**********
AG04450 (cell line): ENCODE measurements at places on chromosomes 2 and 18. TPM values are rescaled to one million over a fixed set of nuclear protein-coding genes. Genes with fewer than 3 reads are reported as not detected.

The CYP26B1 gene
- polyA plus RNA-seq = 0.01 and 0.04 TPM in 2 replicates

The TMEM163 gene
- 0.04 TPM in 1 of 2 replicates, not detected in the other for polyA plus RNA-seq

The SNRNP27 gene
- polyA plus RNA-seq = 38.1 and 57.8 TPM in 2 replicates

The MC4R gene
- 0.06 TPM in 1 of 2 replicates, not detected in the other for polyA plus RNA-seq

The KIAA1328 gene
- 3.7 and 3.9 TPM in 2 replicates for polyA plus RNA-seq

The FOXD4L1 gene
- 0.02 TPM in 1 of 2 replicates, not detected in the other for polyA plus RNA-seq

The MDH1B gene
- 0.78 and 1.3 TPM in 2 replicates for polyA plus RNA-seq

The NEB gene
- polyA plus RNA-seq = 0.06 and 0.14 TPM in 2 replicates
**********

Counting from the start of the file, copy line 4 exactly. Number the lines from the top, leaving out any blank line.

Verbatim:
The TMEM163 gene